Preparing to move overseas to work as an expatriate need not be complicated and most potential difficulties can be overcome with thorough preparation. Priority must be given to obtaining the correct professional practise licence and visa or work permit and then the matters of accommodation, travel and education for children can be dealt with.
1: IMMIGRATION AND WORK PERMIT CANADA
Once a job offer is agreed with a Canadian employer, the employer will arrange a Labour Market Report to demonstrate that a Canadian citizen or permanent resident (PR) is not available to work in the vacant position. This requires a minimum of 6 weeks advertising of the open vacancy. Upon completeing the Labour Market Report, the employer can then gain approval to sponsor a work permit for the new employee. The work permit is issued at the Canadian Embassy of High Commission in the country of residence of the employee.
An alternative route of entry to Canada is the skills based point system which allows potential immigrants to accumulate points based upon qualifications, skills and work experience with bonus points added to immigrants with shortage skills. A minimum of 1200 points are required for a visa.
The Atlantic Immigration Pilot Project allows a fast track application to Canadian citizenship or permanent residency for candidates willing to work in the Atlantic provinces of Canada where skills shortages are particularly acute, especially in the more remote areas.
The time frame for visa and work permit issue in the Canadian High Commissions or Embassies varies considerably by country and can take up to 16 weeks.
2: PROFESSIONAL LICENCE CANADA
Doctors seeking to practise in Canada must register with the website PhysiciansApply.ca and upload an EPIC Report or commence the primary source verification of their educational qualifications. Via this website, application can be made to the Royal College of Physicians and Surgeons for approval of specialist training. Approval of general practice / family medicine training is granted by the Canadian Collage of Family Physicians.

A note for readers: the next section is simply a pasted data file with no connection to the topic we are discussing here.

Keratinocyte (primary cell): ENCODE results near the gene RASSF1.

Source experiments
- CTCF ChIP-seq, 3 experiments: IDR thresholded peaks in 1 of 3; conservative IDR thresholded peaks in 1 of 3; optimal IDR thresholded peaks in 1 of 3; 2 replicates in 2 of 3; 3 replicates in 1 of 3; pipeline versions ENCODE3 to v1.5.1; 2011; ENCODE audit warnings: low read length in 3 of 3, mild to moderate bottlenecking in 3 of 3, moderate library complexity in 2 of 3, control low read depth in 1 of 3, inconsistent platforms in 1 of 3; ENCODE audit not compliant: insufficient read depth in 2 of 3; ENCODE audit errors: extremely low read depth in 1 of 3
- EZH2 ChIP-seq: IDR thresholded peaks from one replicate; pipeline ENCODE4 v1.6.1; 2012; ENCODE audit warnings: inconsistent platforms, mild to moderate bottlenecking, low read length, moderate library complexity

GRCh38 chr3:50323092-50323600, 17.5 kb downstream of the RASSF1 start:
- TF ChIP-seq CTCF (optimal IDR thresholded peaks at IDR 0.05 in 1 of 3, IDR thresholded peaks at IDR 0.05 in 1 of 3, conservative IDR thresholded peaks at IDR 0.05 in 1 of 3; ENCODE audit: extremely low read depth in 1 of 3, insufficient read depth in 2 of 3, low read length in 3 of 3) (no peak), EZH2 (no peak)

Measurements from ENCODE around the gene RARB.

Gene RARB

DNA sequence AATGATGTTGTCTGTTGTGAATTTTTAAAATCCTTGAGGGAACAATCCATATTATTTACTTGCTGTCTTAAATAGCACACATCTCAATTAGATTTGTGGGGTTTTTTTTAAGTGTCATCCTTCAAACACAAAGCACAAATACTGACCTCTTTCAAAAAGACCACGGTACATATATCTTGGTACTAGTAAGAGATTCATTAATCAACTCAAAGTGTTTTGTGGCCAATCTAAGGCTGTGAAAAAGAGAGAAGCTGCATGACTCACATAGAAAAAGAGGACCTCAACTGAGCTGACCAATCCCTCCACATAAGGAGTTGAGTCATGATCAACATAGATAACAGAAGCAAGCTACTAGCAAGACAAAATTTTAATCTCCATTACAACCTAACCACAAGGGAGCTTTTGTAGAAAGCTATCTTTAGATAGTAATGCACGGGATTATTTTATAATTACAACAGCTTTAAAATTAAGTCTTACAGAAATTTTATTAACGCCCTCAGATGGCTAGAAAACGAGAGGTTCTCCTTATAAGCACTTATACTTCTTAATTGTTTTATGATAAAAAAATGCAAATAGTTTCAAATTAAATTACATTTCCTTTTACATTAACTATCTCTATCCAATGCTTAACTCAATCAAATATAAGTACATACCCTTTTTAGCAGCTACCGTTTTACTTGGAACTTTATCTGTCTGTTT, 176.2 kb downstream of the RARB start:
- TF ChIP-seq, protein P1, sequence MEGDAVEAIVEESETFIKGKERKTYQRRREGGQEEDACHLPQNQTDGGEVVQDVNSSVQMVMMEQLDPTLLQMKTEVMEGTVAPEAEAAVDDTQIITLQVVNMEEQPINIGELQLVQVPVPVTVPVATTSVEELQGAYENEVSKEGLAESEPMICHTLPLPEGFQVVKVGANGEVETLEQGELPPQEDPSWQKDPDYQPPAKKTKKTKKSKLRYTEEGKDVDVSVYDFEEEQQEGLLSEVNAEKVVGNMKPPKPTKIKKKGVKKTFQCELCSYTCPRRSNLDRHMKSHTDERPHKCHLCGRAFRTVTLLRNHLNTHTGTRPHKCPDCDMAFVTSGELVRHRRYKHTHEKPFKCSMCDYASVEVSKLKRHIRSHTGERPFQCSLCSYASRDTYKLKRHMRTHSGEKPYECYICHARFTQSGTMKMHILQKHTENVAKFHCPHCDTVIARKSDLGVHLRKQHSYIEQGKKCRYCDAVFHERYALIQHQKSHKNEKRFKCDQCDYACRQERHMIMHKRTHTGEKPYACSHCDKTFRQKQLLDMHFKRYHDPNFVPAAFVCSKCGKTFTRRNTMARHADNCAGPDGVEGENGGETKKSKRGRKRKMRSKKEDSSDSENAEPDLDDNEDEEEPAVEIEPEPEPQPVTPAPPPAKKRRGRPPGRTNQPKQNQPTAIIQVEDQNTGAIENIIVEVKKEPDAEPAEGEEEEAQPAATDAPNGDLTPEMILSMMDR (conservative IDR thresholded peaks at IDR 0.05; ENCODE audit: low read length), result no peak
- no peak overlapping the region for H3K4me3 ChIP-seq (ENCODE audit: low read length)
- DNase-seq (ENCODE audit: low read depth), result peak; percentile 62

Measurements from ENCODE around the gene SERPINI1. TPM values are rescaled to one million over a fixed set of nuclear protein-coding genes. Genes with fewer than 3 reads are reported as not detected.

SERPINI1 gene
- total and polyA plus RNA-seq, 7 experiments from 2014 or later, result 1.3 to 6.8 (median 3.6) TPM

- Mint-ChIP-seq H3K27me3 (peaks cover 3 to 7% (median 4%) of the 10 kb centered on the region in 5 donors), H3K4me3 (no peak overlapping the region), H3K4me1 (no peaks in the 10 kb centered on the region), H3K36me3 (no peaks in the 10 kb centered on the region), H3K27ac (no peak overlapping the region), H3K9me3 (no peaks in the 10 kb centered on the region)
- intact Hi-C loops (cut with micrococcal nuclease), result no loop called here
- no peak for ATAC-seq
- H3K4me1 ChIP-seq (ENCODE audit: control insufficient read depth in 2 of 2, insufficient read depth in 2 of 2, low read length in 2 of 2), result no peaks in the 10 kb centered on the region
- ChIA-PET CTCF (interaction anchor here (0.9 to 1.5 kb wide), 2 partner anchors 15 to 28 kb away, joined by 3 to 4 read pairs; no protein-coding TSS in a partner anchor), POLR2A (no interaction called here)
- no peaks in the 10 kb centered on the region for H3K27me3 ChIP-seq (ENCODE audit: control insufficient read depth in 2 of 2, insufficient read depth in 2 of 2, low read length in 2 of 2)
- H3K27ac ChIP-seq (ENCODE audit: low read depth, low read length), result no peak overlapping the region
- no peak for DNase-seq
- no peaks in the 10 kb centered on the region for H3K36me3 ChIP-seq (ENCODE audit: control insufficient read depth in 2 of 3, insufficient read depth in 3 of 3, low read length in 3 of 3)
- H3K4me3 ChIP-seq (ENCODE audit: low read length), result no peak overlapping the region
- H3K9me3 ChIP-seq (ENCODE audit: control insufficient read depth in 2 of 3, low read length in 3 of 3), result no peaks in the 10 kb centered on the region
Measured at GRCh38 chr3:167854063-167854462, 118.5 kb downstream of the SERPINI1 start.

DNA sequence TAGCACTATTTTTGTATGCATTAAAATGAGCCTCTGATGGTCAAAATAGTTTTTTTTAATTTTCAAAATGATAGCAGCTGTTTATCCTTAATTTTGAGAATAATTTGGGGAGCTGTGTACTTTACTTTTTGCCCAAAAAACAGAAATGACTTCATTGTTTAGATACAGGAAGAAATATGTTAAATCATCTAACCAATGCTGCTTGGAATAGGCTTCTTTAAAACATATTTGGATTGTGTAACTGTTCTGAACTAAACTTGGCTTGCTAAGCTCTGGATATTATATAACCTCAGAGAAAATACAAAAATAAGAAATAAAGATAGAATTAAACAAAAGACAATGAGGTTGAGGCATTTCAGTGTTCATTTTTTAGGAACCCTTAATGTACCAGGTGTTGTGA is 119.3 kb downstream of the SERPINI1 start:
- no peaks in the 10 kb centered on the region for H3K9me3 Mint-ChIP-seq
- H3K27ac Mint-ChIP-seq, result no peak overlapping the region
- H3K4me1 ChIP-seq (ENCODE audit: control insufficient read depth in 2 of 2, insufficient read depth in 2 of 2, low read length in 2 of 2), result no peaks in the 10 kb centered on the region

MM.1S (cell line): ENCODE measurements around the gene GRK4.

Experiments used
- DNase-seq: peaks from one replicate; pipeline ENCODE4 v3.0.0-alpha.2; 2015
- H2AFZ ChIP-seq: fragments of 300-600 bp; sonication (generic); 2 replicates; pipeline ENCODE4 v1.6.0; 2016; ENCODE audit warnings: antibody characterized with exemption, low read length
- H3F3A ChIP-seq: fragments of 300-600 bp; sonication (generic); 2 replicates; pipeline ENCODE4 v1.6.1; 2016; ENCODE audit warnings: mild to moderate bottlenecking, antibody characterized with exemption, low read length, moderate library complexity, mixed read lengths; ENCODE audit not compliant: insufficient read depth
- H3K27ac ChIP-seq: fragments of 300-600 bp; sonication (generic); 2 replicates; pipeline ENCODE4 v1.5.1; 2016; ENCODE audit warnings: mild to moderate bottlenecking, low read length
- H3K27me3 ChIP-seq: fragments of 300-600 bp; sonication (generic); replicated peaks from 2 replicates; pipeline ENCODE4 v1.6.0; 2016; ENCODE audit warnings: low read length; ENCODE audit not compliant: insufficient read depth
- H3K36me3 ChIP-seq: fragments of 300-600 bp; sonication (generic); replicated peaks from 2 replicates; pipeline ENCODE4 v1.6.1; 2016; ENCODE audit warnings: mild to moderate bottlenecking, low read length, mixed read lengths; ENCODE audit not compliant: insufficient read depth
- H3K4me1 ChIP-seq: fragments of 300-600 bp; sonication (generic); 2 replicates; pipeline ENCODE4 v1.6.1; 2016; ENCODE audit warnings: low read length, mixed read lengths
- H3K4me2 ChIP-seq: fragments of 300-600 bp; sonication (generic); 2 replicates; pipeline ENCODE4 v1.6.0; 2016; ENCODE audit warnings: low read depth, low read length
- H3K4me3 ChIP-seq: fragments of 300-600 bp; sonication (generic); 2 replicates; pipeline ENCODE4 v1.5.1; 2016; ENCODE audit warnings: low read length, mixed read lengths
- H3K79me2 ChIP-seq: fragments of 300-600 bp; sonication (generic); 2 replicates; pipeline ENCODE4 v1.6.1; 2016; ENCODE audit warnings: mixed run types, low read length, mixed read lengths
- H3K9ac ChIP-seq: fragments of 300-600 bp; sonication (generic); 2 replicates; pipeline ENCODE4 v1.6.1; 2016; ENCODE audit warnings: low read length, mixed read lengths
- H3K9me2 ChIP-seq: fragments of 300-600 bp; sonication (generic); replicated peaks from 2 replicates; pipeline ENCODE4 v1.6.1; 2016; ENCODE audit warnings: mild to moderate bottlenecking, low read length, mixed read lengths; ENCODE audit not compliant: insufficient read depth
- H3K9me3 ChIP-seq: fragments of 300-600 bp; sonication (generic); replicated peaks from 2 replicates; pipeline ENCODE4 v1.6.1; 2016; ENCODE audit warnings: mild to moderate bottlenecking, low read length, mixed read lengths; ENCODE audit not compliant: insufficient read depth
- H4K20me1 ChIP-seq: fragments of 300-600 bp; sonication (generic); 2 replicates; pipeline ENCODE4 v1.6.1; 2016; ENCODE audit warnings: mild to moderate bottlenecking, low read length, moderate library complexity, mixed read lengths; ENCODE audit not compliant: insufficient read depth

Each province in Canada has its own College of Physicians and Surgeons which issues the licence to practice as a specialist or family physician in the jurisdiction of the province.
Hospitals will usually provide short term accommodation for a month or longer for new physicians and during this time, you can secure local accommodation privately.
4: HEALTH SERVICES
Canada has a decentralized, universal, publicly funded health system called Canadian Medicare. Health care is funded and administered primarily by the country's 13 provinces and territories. Each has its own insurance plan, and each receives cash assistance from the federal government on a per-capita basis.
Education is compulsory in every province and territory in Canada, up to the age of 18 for Manitoba, New Brunswick, Nunavut, and Ontario, and up to the age of 16 for other jurisdictions. There is no federal department for education and education is the responsibility of each province, territory and local government. Throughout the country education classified as primary, secondary and post secondary.
The country is bilingual hence there are French speaking schools in the francophone province of Quebec.
Canada is the second largest country in the world by geographical area, behind Russia. It has 10 provinces and 3 territories, the latter spanning the most northerly and coldest regions, and because of its great latitudinal extent, Canada has a wide variety of climates.
Ocean currents play an important role, with both the warm waters of the Gulf Stream in the Atlantic and the Alaska Current in the Pacific affecting climate.The northern two-thirds of the country has a climate similar to that of northern Scaninavia, with very cold winters and short, cool summers. The central southern area of the interior plains has a typical continental climate—very cold winters, hot summers, and relatively sparse precipitation. Southern Ontario and Quebec have a climate with hot, humid summers and cold, snowy winters, similar to that of some portions of the American Midwest. Except for the west coast, all of Canada has a winter season with average temperatures below freezing and with continuous snow cover.
6: TIME ZONES
There are six time zones in Canada covering four and a half hours. From west to east these time zones are: Pacific, Mountain, Central, Eastern, Atlantic and Newfoundland.